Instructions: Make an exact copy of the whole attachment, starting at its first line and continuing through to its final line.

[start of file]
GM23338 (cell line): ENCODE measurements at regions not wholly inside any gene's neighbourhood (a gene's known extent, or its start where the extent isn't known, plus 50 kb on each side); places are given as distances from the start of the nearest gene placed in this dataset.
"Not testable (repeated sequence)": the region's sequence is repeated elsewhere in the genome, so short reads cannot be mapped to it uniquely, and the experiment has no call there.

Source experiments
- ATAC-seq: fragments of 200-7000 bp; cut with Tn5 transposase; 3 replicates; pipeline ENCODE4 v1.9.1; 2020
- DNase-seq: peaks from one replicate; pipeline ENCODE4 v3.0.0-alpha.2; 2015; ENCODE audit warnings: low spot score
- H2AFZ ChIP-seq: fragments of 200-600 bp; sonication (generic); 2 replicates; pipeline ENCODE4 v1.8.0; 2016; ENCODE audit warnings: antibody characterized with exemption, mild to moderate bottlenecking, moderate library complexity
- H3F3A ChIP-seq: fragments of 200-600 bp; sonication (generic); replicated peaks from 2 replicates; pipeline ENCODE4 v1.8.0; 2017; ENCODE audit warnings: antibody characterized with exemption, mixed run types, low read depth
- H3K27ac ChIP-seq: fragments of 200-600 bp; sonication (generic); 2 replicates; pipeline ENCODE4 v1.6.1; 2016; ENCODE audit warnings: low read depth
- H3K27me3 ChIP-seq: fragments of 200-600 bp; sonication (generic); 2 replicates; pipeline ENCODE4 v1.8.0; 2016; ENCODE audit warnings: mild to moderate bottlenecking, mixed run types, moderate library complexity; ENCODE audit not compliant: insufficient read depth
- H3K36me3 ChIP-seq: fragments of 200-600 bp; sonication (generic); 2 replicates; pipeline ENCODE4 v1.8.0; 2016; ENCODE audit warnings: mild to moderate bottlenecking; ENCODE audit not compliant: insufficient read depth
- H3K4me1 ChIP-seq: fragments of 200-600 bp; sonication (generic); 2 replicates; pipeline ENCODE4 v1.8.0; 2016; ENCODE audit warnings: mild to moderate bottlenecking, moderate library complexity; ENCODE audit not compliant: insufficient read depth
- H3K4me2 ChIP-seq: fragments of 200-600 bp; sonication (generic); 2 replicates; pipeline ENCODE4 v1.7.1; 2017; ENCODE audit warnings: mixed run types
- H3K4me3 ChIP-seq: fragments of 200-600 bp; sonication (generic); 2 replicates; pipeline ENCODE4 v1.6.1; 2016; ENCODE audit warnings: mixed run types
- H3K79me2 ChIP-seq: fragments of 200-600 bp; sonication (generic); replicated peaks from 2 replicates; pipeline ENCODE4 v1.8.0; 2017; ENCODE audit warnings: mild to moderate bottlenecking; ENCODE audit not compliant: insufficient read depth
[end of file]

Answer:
GM23338 (cell line): ENCODE measurements at regions not wholly inside any gene's neighbourhood (a gene's known extent, or its start where the extent isn't known, plus 50 kb on each side); places are given as distances from the start of the nearest gene placed in this dataset.
"Not testable (repeated sequence)": the region's sequence is repeated elsewhere in the genome, so short reads cannot be mapped to it uniquely, and the experiment has no call there.

Source experiments
- ATAC-seq: fragments of 200-7000 bp; cut with Tn5 transposase; 3 replicates; pipeline ENCODE4 v1.9.1; 2020
- DNase-seq: peaks from one replicate; pipeline ENCODE4 v3.0.0-alpha.2; 2015; ENCODE audit warnings: low spot score
- H2AFZ ChIP-seq: fragments of 200-600 bp; sonication (generic); 2 replicates; pipeline ENCODE4 v1.8.0; 2016; ENCODE audit warnings: antibody characterized with exemption, mild to moderate bottlenecking, moderate library complexity
- H3F3A ChIP-seq: fragments of 200-600 bp; sonication (generic); replicated peaks from 2 replicates; pipeline ENCODE4 v1.8.0; 2017; ENCODE audit warnings: antibody characterized with exemption, mixed run types, low read depth
- H3K27ac ChIP-seq: fragments of 200-600 bp; sonication (generic); 2 replicates; pipeline ENCODE4 v1.6.1; 2016; ENCODE audit warnings: low read depth
- H3K27me3 ChIP-seq: fragments of 200-600 bp; sonication (generic); 2 replicates; pipeline ENCODE4 v1.8.0; 2016; ENCODE audit warnings: mild to moderate bottlenecking, mixed run types, moderate library complexity; ENCODE audit not compliant: insufficient read depth
- H3K36me3 ChIP-seq: fragments of 200-600 bp; sonication (generic); 2 replicates; pipeline ENCODE4 v1.8.0; 2016; ENCODE audit warnings: mild to moderate bottlenecking; ENCODE audit not compliant: insufficient read depth
- H3K4me1 ChIP-seq: fragments of 200-600 bp; sonication (generic); 2 replicates; pipeline ENCODE4 v1.8.0; 2016; ENCODE audit warnings: mild to moderate bottlenecking, moderate library complexity; ENCODE audit not compliant: insufficient read depth
- H3K4me2 ChIP-seq: fragments of 200-600 bp; sonication (generic); 2 replicates; pipeline ENCODE4 v1.7.1; 2017; ENCODE audit warnings: mixed run types
- H3K4me3 ChIP-seq: fragments of 200-600 bp; sonication (generic); 2 replicates; pipeline ENCODE4 v1.6.1; 2016; ENCODE audit warnings: mixed run types
- H3K79me2 ChIP-seq: fragments of 200-600 bp; sonication (generic); replicated peaks from 2 replicates; pipeline ENCODE4 v1.8.0; 2017; ENCODE audit warnings: mild to moderate bottlenecking; ENCODE audit not compliant: insufficient read depth